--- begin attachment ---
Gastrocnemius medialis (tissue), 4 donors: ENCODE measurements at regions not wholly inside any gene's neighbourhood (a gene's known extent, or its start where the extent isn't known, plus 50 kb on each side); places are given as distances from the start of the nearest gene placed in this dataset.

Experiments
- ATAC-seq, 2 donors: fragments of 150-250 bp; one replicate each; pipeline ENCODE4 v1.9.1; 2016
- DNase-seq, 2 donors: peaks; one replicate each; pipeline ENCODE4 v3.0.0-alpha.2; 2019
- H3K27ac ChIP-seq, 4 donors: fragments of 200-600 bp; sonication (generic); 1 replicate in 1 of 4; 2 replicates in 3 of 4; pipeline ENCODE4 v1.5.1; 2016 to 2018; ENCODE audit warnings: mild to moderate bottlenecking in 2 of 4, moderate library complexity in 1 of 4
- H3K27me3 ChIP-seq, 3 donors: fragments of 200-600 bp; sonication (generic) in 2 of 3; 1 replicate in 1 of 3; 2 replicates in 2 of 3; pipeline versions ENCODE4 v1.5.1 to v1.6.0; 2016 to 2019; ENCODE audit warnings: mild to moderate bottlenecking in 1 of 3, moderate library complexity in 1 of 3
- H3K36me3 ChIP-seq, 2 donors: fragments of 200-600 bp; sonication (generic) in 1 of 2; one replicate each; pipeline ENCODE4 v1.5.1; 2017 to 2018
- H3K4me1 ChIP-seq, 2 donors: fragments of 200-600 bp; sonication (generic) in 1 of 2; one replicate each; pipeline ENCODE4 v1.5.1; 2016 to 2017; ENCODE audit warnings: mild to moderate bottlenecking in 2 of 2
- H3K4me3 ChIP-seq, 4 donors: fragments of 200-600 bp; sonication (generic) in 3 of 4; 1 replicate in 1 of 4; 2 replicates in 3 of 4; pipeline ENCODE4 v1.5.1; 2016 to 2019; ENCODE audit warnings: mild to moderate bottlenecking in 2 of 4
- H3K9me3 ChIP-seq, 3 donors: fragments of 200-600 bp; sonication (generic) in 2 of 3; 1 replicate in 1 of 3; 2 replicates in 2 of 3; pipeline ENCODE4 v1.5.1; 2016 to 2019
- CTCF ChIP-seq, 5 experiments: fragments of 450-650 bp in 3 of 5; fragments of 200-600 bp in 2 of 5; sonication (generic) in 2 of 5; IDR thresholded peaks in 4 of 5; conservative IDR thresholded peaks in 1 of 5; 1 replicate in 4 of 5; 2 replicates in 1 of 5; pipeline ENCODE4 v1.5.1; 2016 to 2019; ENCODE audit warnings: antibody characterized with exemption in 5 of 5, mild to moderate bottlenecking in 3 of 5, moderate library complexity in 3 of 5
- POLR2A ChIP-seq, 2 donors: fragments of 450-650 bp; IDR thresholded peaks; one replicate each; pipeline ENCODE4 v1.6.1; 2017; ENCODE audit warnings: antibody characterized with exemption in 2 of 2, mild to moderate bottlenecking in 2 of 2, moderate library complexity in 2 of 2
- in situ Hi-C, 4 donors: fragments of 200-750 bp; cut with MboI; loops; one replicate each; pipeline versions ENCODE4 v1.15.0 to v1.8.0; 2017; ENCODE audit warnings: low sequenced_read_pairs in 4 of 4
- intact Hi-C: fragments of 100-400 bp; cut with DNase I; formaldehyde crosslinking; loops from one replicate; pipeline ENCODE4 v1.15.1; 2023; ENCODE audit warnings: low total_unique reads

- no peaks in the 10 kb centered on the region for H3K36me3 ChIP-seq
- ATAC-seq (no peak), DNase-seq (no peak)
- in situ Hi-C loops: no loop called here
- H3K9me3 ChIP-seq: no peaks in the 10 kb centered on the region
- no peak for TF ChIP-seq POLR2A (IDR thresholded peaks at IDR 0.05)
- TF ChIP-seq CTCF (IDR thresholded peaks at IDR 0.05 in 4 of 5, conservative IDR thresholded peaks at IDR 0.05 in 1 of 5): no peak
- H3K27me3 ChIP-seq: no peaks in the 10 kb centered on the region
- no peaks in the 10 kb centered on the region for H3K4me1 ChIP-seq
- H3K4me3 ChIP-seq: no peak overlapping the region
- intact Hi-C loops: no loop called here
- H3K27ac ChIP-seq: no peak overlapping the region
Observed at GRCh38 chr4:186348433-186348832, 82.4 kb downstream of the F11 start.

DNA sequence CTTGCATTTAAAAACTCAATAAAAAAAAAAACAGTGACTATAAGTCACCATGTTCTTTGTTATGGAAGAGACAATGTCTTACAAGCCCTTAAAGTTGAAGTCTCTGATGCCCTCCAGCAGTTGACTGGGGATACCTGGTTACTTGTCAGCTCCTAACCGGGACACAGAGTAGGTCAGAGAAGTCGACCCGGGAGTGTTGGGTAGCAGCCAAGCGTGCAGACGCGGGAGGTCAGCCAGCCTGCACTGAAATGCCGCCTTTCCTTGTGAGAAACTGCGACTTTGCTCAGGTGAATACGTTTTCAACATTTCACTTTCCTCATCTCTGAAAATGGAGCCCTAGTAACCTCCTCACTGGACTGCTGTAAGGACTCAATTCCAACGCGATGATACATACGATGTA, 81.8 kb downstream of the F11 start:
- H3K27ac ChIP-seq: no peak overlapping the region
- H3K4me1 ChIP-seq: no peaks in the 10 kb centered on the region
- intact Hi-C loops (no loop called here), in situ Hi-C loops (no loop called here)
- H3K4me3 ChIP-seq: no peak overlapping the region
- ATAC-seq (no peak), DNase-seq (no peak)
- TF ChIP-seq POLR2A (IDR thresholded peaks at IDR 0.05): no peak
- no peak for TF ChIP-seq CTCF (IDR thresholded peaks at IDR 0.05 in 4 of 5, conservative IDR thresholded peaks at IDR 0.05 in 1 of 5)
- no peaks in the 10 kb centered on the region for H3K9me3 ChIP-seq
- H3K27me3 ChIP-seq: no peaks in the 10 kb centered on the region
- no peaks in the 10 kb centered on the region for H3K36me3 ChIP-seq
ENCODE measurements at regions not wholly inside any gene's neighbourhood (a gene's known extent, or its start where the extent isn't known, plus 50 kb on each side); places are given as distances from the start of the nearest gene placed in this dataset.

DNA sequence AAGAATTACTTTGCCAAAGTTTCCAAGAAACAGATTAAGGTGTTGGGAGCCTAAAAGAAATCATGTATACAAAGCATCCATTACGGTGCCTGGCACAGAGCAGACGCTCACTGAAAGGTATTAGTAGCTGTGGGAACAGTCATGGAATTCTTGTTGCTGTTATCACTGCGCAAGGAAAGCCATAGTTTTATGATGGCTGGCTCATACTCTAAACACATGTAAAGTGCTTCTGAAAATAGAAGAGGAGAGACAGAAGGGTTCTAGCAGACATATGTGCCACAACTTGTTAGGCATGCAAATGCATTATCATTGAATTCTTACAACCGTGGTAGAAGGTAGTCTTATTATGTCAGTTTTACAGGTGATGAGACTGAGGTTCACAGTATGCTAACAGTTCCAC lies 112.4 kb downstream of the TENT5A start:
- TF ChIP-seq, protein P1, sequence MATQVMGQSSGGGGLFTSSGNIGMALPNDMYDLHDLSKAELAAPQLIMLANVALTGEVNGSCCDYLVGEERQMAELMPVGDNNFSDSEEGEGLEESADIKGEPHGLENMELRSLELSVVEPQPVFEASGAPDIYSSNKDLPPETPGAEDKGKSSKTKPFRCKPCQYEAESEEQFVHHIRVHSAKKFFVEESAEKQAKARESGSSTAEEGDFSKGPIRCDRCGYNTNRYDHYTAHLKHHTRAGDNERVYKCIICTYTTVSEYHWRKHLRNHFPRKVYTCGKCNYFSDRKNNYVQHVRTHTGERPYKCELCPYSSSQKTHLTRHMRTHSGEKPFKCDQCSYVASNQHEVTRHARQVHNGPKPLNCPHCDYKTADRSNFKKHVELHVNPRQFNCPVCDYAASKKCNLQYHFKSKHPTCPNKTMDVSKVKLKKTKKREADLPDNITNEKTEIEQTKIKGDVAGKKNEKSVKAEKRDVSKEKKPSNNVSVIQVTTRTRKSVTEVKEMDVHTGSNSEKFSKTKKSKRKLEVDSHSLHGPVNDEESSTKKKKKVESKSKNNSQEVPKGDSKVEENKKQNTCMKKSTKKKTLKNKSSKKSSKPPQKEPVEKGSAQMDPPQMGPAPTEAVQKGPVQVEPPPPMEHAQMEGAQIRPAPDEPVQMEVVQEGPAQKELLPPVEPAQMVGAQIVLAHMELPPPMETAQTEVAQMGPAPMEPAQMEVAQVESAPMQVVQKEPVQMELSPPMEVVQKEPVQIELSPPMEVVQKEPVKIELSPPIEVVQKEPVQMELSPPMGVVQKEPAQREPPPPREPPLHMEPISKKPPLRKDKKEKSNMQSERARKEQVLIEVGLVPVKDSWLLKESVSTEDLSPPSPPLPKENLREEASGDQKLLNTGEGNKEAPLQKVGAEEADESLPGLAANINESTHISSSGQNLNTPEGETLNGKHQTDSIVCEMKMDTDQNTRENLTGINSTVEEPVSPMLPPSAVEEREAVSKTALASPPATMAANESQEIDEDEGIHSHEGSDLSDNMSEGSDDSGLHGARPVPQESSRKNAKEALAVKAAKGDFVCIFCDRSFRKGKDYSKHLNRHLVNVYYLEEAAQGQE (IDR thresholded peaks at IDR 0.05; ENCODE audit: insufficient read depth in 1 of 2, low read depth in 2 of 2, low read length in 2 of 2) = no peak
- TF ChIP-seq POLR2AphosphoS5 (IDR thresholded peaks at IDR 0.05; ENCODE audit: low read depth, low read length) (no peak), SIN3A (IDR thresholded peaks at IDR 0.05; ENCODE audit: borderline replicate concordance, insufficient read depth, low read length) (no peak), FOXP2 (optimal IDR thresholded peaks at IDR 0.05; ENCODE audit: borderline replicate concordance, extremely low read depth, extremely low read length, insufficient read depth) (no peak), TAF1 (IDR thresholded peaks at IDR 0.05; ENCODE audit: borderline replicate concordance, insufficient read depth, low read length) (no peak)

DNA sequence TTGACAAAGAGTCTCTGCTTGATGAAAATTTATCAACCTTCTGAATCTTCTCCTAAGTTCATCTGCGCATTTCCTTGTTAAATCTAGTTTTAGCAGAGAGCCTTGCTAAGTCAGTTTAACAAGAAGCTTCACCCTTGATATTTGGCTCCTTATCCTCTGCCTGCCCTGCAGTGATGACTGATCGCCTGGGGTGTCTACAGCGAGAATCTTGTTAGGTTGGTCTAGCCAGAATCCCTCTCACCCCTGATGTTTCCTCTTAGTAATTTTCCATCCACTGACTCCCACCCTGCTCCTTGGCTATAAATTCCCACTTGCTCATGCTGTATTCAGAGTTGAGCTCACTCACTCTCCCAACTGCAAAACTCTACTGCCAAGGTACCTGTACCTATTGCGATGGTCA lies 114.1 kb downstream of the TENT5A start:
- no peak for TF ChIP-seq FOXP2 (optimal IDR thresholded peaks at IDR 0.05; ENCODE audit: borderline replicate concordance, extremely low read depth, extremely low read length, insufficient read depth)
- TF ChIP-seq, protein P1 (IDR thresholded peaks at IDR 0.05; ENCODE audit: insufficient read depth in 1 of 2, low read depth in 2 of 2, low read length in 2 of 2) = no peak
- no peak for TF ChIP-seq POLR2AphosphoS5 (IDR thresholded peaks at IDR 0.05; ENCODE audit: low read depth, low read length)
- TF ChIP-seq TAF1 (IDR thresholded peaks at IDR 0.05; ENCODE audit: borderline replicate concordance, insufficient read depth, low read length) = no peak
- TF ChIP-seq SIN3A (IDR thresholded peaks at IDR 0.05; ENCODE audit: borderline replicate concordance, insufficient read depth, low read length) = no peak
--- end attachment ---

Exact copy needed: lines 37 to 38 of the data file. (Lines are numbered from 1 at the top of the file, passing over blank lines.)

- no peaks in the 10 kb centered on the region for H3K36me3 ChIP-seq
ENCODE measurements at regions not wholly inside any gene's neighbourhood (a gene's known extent, or its start where the extent isn't known, plus 50 kb on each side); places are given as distances from the start of the nearest gene placed in this dataset.